What to Do on Your Last Day at Work
It’s your last day on the job—just one final 8-hour stint, and then you’re off to start your fab new position, go back to grad school, or venture into a gig of your own.
So how should you spend this glorious day? Moonwalking down the hallways? Telling everyone who’s ever pissed you off what you really think? Sipping Baileys in your coffee cup and muttering “suckers” anytime your cube-mates walk by?
Tempting—but no. While counting down those final hours might seem tortuous, there’s actually a lot you need to accomplish to make a graceful exit before you leave your cubicle for good. Check out our hour-by-hour guide to your last day in the office.
Wrap Up Your Work
Ideally, you’ll wrap up all of your actual work to-dos before your final day, but you still should plan to spend a couple of hours in the morning tying up any loose ends (and there will be loose ends). Most importantly, if you’re transitioning projects or duties to your other team members, check in with each of them, make sure they’re completely up to speed on their assignments, and answer any final questions they have.
This will not only help your department to continue running smoothly in your absence, it will prevent people from calling you in a panic next week (yes, it happens).
Collect Your Contacts
Your co-workers, clients, vendors, anyone you’ve done business with—they're all part of your professional network, and people you’ll likely want to stay in touch with in the future. So, if you aren’t already connected outside of work, spend time going through your contacts and reaching out to them on LinkedIn. You can also export your Outlook contacts to Excel so you’ll have them saved for the future.
Wipe Your Computer
Once you’ve transitioned your projects, it’s time to clean house on your computer. First, put all of your work documents that would be useful to your team on a shared drive, and let your co-workers know where to find them. Then, make sure you save to a USB drive or email yourself any files that could be even remotely useful for your future—either to help you do your next job, or as work samples. (I know you don’t want to think about that 90-page annual report ever again, but trust me—when you’re interviewing again, you will.) Also save any important emails—like great feedback from your boss or colleagues—that you may want to reference again in the future.
Once you have what you need, do a clean sweep of everything else. Trash your personal documents (and then empty the Trash), clear your browsing history, and otherwise make sure your digital slate is wiped clean.
After a long morning, go to lunch with your office mates. Hey, you’re probably not going to see these guys for a while!
Do an Exit Interview
Exit interviews are par for the course at many companies, but if you don’t get one, ask for it. This is usually the time that HR will give you any final paperwork, share information on continued health insurance, and solicit your feedback on what it was like to work for the organization.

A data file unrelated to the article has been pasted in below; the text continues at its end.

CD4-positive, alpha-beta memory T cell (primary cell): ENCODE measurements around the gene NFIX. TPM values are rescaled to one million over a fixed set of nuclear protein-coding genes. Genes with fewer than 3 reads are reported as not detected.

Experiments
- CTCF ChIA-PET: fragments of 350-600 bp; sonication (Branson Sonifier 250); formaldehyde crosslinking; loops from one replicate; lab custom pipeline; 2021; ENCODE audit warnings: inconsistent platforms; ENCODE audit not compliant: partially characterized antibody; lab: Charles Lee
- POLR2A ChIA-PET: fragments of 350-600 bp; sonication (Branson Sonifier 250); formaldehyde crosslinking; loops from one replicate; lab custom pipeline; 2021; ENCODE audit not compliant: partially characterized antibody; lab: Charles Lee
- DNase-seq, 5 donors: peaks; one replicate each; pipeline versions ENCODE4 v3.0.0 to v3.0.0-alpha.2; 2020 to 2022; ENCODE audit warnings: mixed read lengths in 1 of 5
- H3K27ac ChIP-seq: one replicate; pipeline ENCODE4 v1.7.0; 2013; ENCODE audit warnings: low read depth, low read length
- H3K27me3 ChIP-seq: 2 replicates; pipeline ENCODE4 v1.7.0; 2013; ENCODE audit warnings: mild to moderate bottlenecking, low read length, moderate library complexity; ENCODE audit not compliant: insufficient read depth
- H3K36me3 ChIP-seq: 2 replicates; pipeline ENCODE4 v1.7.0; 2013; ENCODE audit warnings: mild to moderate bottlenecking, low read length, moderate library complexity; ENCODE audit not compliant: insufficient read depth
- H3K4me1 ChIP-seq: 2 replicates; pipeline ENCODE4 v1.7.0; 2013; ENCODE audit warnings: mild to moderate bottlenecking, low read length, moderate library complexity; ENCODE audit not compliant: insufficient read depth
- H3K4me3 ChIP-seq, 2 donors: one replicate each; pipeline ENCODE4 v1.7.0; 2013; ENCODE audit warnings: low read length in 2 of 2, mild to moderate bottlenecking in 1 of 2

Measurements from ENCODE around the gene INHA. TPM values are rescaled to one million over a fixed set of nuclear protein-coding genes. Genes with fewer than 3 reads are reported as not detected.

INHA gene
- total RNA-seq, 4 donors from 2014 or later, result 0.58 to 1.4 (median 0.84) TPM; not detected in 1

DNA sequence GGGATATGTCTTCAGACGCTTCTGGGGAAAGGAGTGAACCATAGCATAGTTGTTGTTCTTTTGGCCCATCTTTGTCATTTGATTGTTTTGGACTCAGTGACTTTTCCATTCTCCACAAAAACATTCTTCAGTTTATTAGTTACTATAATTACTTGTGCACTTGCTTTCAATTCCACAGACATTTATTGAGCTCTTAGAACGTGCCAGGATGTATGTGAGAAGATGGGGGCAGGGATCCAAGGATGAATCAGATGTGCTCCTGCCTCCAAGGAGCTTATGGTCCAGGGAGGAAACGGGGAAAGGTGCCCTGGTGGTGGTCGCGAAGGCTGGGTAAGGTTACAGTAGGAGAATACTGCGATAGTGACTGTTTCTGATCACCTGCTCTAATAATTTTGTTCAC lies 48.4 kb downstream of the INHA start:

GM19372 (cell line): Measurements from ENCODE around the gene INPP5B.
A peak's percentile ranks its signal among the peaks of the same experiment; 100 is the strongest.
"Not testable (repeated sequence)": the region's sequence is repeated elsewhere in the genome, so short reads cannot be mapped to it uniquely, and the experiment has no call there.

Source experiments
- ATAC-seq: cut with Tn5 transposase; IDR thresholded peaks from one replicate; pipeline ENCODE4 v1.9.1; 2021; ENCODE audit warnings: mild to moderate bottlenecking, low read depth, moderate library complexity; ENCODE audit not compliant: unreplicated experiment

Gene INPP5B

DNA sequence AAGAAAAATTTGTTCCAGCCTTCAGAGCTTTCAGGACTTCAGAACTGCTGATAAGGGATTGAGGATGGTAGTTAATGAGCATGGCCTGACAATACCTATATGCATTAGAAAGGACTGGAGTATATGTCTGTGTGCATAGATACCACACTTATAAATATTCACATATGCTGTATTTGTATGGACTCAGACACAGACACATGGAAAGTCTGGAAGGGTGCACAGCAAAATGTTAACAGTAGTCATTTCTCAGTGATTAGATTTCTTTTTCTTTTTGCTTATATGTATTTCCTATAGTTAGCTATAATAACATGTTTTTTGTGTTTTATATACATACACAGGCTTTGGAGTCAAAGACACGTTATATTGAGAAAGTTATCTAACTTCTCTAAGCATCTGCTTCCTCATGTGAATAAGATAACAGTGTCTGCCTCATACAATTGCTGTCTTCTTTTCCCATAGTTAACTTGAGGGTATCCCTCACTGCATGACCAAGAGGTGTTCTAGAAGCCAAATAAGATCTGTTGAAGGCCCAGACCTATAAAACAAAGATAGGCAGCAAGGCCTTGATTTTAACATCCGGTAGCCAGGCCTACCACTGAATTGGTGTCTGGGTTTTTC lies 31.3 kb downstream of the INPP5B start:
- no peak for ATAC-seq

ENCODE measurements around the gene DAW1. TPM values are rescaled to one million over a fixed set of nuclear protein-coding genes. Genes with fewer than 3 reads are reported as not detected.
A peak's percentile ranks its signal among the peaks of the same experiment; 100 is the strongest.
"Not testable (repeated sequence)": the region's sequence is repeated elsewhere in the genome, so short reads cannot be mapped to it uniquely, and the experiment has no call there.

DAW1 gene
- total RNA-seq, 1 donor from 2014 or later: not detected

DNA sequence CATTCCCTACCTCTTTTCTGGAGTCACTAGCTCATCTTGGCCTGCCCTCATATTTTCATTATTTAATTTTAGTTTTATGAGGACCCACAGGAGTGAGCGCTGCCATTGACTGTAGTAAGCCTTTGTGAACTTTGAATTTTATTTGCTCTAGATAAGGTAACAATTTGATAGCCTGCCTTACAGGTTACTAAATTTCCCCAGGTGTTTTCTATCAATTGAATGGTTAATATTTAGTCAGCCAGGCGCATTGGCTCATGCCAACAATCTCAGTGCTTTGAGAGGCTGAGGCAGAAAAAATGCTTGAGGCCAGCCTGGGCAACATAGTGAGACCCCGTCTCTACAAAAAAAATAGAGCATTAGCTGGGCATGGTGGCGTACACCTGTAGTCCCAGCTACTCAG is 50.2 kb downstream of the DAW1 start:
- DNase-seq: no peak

The key here is to be honest, but also to be as positive as possible. If the place resembled Office Space, no, you don’t have to pretend it was all rainbows and butterflies, but do position anything you say as constructive feedback that you wouldn’t mind getting back to your boss. (Because it probably will.)
Prepare for Takeoff
If you want to keep your professional reputation in tact, you’ll want to make sure that none of your co-workers or clients are ever left hanging. So, change your voice mail to let any callers know that you’re no longer with the company, and who to contact in your absence. Also set up an auto-response on your email that does the same.
Then, send your good-bye emails. If you haven’t already, send a mass email to everyone you work (BCC, of course) announcing your departure and letting them know the best point of contact moving forward. Follow that up with more personal emails to your immediate team, to your work friends, and to each of your supervisors or subordinates, thanking them for the opportunity and letting them know that you enjoyed working with them.
Pack Your Bags
It’s best to wait to start packing your literal bags until the end of the day (unless you have a large office full of belongings). Grab your work samples, picture frames, and personal belongings, and get them ready to go. Then return your keys, ID card, computer, and any other company-provided items you still have to your boss. (I know giving back your brand new BlackBerry is painful. Do it anyway.)
Yes, you should stay until closing time (they are paying you for a full day, after all). But once you’ve wrapped everything up, said your good-byes, and finalized your transition, you’re done! If you’re leaving a job or co-workers you love, this can definitely be an emotional time, but your last day is also cause for celebration—it’s the beginning of your next step. Congrats!
Photo courtesy of Richard Moross.
About The Author
Adrian Granzella Larssen is the editor-in-chief of The Daily Muse, the award-winning daily career advice publication that's helped millions of people find and succeed at their dream jobs. A nationally recognized career expert, she speaks regularly to corporations and women's groups and has been featured in Forbes, Mashable, Business Insider, Fusion TV, and Real Simple. She has 10+ years experience in strategic communications and publications, most recently serving as head of online communications for the George Washington University Medical Center. Say hi on Twitter and Instagram.